Offseason Roster Review
The first wave of free agency ended last week and the second wave is now just barely a ripple. New general manager Brian Gutekunst vowed to be aggressive in acquiring veteran players, and he’s lived up to his word. As of today, the Packers have traded for quarterback DeShone Kizer and signed tight end Jimmy Graham, defensive lineman Muhammad Wilkerson and cornerback Tramon Williams.
Even with Gutekunst’s recent flurry of activity, there are still more holes on the roster than there were at this time a year ago. Last March, the major areas of concern were right guard, edge rusher, inside linebacker, and corner. The major areas of concern this year are backup quarterback, wide receiver, right tackle, right guard (again), edge rusher (again), and corner (again). How Gutekunst will go about fixing all of these problems in the next few months remains to be seen.
Here’s a look at where things stand at the many positions where Green Bay has big questions and/or big holes:
BACKUP QUARTERBACK – This was also a major problem a year ago, only the Packers didn’t know it. Brett Hundley was unprepared to step in when Aaron Rodgers got hurt in week 6. Are we now supposed to believe that DaShone Kizer will be a better option? The same Kizer who didn’t win enough at Notre Dame or at all in Cleveland? And are we now supposed to believe that Mike McCarthy will be able to develop him in five months – something he was unable to do in three years with Hundley? It seemed a no-brainer that Gutekunst would add a veteran quarterback to the mix, and maybe he still will. But if he doesn’t, it might be a good idea to start praying for Rodgers’ 34-year-old body to make it through the season unscathed.
WIDE RECEIVER – While the decision to release Jordy Nelson was correct, that leaves the offense without a legitimate starter opposite Pro Bowler Davante Adams. Gutekunst showed some mild interest in Sammy Watkins and Allen Robinson but quickly backed off when things got too pricey. That leaves Geronimo “Mr. 4.67” Allison as the frontrunner for the job. So much for adding speed to the position. Expect the Packers to use a day 2 draft pick on a wide receiver, but don’t expect that player to make an immediate impact. You’d have to go all the way back to Sterling Sharpe in 1988 to find a rookie who was more than just a complementary piece in his first season – and that includes some really talented players (Robert Brooks, Antonio Freeman, Donald Driver, Greg Jennings, James Jones, Randall Cobb, Nelson, and Adams).
RIGHT GUARD – Journeyman Justin McCray would likely be the starter if the season started today, but he’s more a jack of all trades than a master of one. The offensive line survived just fine in 2017 with 34-year-old Jahri Evans at the position, and there will probably be a similar stopgap veteran available either before or after the draft. In truth, having a mediocre starter at this position isn’t that big of a deal – unless there’s an equally mediocre starter next to him at right tackle. And that brings us to the next potential problem.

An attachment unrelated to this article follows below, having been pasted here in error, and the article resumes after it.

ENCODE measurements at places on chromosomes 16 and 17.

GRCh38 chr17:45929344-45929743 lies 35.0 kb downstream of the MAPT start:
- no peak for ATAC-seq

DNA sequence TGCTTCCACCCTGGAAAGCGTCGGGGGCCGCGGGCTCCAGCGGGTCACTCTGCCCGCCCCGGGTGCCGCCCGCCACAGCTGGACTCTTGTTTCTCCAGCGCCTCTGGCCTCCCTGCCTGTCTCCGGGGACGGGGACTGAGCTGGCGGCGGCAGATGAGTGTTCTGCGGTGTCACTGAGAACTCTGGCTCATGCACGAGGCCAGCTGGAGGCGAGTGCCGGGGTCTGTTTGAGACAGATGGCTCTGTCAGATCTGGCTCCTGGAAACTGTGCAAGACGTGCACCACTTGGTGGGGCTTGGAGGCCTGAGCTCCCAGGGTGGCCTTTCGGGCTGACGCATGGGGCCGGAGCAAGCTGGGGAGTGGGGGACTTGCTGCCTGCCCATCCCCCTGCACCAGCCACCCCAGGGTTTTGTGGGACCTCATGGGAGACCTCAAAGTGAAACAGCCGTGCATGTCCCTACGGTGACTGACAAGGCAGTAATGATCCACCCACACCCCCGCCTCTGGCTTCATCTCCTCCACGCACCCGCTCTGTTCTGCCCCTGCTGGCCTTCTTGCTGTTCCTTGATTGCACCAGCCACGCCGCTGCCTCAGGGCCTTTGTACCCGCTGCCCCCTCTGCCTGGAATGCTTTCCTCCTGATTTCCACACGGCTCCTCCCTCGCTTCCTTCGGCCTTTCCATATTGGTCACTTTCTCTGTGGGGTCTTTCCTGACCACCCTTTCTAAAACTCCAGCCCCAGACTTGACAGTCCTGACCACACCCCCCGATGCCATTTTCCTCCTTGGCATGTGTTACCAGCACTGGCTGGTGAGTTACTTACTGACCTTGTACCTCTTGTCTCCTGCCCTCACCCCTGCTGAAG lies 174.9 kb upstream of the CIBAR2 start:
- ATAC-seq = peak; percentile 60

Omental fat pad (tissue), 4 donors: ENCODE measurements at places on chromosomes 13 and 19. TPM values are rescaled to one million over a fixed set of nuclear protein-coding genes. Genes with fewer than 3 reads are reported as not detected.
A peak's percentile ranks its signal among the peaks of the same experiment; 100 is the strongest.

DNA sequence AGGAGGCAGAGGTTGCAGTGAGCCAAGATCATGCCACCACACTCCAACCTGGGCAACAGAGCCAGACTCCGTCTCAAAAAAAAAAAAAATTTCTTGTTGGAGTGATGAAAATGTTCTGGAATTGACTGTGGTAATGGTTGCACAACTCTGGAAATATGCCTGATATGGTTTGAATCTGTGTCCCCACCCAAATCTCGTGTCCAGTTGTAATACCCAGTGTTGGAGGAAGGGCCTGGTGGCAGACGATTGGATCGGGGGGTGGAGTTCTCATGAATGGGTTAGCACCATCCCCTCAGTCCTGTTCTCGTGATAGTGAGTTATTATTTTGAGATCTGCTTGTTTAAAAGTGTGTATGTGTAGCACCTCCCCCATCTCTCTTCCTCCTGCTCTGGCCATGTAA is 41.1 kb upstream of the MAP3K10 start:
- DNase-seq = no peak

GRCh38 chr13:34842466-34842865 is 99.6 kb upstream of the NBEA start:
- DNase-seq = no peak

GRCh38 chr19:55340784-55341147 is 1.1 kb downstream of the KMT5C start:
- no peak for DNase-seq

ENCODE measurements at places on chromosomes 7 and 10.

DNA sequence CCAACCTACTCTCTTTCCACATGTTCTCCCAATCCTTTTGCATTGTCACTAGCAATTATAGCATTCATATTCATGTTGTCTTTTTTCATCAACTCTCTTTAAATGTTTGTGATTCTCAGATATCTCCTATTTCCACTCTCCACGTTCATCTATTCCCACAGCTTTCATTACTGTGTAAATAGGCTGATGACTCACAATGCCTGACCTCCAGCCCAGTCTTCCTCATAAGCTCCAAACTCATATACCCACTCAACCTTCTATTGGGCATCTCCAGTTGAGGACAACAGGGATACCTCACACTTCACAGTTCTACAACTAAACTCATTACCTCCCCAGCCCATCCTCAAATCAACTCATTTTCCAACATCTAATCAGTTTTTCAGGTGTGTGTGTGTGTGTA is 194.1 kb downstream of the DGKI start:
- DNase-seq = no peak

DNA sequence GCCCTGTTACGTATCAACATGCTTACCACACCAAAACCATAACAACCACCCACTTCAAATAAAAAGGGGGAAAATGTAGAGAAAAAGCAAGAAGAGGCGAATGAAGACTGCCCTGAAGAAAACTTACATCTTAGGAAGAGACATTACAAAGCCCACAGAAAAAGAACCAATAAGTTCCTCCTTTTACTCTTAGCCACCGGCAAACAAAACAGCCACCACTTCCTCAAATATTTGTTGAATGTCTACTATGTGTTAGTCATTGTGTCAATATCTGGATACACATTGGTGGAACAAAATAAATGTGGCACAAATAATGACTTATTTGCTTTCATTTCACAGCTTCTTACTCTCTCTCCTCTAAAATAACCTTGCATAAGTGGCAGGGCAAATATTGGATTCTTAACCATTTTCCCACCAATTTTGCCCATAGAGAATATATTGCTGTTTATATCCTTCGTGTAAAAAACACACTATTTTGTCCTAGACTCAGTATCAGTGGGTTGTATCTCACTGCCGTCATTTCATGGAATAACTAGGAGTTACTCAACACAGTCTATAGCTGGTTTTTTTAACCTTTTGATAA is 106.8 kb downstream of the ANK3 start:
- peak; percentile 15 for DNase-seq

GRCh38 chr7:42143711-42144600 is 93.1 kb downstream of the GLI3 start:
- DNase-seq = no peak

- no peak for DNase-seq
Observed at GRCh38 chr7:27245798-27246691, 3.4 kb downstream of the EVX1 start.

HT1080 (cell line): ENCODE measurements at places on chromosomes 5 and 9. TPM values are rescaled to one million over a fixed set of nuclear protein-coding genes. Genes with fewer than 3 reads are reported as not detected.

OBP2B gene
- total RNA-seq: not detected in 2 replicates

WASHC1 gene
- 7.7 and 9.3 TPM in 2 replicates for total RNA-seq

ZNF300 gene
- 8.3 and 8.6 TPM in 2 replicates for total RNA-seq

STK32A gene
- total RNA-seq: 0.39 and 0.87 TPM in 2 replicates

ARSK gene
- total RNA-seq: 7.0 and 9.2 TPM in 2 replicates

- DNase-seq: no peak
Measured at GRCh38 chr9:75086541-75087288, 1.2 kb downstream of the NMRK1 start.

RIGHT TACKLE – Bryan Bulaga has been solid as a rock ever since taking over the position from Mark Tauscher in the middle of the 2010 season, but he’s coming off yet another serious injury (torn ACL) and there’s no guarantee he’ll be ready for the opening game. And even if he is, there’s no guarantee he’ll be the same player. Right now, the backups at the position are Jason Spriggs and Kyle Murphy. That would be concerning enough even if both unproven youngsters weren’t coming off their own surgeries. The thought of starting McCray and either Spriggs or Murphy in week 1 should only make fans say their prayers about the health of Rodgers even louder. On a positive note, the Packers have been able to find solid rookie starters in the middle rounds of recent drafts. They could sure use another David Bakhtiari or Corey Linsley.
EDGE RUSHER – Help in this area was always going to have to come in the draft. Teams seldom let good pass rushers hit the open market, and when they do, they cost a fortune. You’d think it’s a certainty that Gutekunst will spend either a first or a second round pick on an outside linebacker, but that’s what we all thought the past two years. Instead, we got Kyler Fackrell and Vince Biegel on day 3. But with so many questions in the secondary, getting pressure on the quarterback is no longer a luxury; it’s a necessity. And let’s hope the defensive coaches aren’t counting on Wilkerson to be a difference maker. While he’s better over a tackle than over a guard, nobody is going to confuse the 28-year-old former Jet with Julius Peppers.
CORNERBACK – Even with the addition of Williams, this still might be the worst collection of talent I’ve seen at the position since 1991 (I’m thinking of you, Vinnie Clark, Joe Fuller, Jerry Holmes, and Roland Mitchell). Only Williams and Kevin King are even guaranteed to be in the league after Labor Day, and the former just turned 35 and the latter is coming off shoulder surgery. It’s likely the Packers will use yet another high pick or picks on a corner in next month’s draft, but Gutekunst would be wise to sign another veteran. And If he doesn’t make a run at Bashaud Breeland, all that’ll be left are the Davon Houses of the world.
Let’s be realistic, Hall of Fame GMs Ron Wolf, Bill Polian, and Bobby Beathard could be running next month’s draft and the Packers still wouldn’t be able to fill all of the holes on the current roster. And I didn’t even mention safety, where the team will rely on unproven Josh Jones to replace longtime starter Morgan Burnett. Simply put, Gutekunst needs to keep being aggressive when it comes to acquiring veteran players if he wants to go into training camp with a roster that looks more like American cheese and less like Swiss.